Finally comes “La Leyanda del Tiempo” composed by Pachon and Arranged by Langenhuijsen, a piece that ties all the various “Lorca Projects” together. It’s also one of the album’s most successful pieces with a powerful vocal from de Dios, lively performances from the flamenco artists and some genuine jazz soloing from an unidentified saxophonist
For all that I have to admit that “El Viento” is not an album I see myself returning to very often. I’m sure there is much to admire here and that the album is a success on it’s terms but the clash of styles doesn’t really cohere for me and I often find the orchestration overbearing and syrupy. There have been successful jazz/flamenco collaborations before but usually with a more pared down line up. There is just too much going on here for it all to make any real sense and the whole concoction seems rather over-egged.
Also I’m not sure quite how much of Mendoza himself there is in this project. Much of the album seems to be a re-hash of what Langenhuijsen and others have done before but not having heard these previous incarnations it’s impossible for me to say how much fresh insight Mendoza has brought to his chosen material.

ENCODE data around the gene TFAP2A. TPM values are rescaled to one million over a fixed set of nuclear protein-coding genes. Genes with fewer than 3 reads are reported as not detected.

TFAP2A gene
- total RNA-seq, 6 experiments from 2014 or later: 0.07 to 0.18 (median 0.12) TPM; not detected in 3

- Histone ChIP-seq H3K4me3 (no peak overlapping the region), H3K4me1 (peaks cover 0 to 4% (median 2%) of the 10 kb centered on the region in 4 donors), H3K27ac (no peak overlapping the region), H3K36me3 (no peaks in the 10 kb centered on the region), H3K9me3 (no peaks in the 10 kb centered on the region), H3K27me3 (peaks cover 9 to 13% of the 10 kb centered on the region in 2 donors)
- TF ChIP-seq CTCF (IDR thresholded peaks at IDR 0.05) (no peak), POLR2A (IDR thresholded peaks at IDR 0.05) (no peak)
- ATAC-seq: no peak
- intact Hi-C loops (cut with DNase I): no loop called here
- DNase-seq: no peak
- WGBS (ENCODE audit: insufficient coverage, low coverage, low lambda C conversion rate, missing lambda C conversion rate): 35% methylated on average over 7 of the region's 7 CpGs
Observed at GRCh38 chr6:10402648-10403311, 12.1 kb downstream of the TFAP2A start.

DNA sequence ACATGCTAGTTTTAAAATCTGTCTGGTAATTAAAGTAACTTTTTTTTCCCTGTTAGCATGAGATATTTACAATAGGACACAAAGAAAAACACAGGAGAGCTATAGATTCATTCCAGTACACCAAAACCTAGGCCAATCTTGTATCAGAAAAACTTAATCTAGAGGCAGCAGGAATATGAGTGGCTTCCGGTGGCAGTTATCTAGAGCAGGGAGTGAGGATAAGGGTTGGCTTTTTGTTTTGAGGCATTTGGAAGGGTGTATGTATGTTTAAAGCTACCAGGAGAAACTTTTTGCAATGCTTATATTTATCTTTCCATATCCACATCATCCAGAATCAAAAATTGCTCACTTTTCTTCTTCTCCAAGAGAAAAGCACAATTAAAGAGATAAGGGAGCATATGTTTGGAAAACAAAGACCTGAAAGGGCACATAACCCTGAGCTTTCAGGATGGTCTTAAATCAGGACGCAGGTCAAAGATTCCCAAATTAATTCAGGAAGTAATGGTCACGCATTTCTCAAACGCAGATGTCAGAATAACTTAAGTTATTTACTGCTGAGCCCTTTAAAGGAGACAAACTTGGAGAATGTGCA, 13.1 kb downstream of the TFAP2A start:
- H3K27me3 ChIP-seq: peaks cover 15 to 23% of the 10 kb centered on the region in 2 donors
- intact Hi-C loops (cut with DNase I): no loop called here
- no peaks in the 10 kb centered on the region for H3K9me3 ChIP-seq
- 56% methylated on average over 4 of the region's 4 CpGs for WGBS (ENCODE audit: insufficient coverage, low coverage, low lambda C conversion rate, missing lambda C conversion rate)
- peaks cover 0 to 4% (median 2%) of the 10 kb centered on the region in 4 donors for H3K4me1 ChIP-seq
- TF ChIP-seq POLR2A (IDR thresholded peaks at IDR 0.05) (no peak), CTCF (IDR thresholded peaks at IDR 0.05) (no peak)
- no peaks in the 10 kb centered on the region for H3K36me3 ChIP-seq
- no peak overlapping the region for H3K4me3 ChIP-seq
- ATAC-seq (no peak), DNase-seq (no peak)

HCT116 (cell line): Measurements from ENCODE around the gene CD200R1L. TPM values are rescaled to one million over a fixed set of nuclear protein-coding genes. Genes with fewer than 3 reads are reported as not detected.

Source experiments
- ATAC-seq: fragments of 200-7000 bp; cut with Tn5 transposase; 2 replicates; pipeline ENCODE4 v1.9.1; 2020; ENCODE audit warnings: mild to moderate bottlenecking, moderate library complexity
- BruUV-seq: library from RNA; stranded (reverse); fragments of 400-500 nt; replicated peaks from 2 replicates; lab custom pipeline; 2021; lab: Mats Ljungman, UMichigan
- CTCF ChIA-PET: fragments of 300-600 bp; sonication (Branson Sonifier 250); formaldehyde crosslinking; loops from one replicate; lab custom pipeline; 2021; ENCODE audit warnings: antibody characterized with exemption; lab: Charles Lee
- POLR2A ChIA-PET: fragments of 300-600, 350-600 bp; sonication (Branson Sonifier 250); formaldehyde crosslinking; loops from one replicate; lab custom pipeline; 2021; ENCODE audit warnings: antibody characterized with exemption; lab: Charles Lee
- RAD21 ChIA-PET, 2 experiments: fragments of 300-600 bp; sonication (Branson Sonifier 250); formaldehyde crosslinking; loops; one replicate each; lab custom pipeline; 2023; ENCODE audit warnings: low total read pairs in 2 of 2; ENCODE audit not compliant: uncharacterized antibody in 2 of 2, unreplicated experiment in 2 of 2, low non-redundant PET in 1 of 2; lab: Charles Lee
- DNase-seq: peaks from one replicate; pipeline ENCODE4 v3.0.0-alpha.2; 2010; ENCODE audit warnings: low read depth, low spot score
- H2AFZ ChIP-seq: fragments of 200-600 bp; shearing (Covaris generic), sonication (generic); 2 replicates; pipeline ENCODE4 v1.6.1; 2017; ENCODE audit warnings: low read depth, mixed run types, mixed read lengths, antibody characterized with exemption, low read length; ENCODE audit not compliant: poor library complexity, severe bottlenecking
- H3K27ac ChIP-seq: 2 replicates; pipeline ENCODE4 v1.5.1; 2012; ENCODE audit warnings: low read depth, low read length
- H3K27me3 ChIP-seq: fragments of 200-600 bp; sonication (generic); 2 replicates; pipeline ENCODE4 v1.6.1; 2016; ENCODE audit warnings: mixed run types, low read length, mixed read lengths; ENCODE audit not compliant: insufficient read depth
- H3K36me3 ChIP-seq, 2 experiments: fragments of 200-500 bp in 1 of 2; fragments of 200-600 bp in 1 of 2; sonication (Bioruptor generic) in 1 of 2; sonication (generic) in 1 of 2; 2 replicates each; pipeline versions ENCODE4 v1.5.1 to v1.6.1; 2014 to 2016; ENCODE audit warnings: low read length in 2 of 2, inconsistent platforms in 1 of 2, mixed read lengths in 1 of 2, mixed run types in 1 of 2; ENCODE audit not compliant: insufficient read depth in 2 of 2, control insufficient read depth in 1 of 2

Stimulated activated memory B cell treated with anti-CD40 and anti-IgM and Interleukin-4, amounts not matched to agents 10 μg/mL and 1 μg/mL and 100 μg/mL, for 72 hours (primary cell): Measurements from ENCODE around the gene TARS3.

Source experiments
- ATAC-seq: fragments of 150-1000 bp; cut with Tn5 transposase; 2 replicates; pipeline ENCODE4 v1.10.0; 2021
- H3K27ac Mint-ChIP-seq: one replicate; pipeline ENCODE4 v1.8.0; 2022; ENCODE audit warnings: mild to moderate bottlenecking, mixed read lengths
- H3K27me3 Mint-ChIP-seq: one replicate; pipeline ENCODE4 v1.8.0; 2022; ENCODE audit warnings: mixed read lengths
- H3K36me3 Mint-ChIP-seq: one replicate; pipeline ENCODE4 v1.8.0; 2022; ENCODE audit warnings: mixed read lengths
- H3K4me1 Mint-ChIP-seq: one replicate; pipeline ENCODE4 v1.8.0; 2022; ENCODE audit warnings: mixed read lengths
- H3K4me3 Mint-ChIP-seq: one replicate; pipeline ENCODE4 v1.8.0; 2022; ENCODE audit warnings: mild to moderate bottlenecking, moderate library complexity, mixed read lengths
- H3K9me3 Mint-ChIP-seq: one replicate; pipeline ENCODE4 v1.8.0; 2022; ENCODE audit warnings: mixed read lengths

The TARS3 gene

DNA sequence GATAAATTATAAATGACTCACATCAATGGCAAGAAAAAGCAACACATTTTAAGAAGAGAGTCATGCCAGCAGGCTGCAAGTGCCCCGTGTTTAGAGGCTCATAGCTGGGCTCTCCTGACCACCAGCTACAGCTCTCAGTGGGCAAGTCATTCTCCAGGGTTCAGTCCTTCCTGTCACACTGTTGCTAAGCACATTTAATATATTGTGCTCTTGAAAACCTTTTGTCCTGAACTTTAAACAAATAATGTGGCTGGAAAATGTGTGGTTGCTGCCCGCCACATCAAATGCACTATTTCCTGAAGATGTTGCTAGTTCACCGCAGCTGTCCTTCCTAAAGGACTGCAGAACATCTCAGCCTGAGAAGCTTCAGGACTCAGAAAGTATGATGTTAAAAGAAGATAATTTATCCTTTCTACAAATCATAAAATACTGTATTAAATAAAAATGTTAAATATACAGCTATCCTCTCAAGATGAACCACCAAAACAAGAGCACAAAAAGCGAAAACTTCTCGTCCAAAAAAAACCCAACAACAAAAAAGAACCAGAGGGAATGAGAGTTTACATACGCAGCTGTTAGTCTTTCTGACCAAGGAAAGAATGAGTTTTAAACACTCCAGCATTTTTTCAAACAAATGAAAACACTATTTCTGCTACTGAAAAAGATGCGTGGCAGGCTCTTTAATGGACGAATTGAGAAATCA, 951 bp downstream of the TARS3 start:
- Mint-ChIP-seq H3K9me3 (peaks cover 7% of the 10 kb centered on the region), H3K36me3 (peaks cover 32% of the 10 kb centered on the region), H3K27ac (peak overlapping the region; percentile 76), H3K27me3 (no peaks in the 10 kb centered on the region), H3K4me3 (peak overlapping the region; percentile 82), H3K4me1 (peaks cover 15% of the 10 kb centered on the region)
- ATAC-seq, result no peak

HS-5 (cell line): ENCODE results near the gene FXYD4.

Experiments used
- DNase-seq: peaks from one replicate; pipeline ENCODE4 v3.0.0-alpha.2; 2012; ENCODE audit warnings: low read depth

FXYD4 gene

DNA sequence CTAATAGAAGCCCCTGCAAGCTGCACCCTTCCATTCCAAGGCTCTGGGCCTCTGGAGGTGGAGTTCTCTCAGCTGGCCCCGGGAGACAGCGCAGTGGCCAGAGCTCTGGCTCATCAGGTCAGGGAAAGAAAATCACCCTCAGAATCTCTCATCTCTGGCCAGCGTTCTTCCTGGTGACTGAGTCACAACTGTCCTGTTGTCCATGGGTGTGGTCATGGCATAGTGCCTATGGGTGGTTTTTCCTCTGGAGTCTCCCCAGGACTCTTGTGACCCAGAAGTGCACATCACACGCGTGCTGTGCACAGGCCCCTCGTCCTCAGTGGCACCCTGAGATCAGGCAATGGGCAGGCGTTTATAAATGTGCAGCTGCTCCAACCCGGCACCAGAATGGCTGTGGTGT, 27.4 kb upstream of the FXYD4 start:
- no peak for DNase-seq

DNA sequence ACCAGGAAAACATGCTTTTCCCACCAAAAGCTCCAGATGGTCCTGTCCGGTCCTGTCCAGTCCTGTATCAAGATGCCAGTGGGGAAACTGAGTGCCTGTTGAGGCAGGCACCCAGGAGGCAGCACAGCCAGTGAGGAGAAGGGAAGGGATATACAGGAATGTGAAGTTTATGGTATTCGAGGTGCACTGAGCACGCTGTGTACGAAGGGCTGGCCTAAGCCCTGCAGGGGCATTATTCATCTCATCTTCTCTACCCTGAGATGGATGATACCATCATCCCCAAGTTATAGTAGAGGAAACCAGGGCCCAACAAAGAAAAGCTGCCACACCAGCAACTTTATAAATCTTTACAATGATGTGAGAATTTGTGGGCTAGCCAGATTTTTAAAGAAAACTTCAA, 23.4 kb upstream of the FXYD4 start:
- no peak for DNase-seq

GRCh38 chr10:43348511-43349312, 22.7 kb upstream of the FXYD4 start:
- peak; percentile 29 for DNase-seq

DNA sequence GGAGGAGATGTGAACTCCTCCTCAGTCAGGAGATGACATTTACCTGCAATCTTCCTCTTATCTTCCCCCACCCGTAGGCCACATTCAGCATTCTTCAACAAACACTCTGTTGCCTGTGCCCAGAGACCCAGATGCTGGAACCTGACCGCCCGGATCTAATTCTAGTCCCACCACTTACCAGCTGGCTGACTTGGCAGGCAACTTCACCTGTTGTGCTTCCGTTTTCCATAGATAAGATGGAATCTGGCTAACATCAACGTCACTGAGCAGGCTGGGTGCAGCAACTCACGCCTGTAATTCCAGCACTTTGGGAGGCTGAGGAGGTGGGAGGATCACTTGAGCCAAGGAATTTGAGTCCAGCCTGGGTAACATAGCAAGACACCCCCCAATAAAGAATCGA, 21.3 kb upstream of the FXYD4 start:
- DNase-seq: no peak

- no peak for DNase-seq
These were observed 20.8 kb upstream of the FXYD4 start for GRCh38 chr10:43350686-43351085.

There are some memorable moments here thanks in part to the emotive vocals of de Utrera and De Dios and some distinctive instrumental contributions especially from Mendez but for all the admirable qualities this is not a record I can bring myself to genuinely like as a whole.blog comments powered by Disqus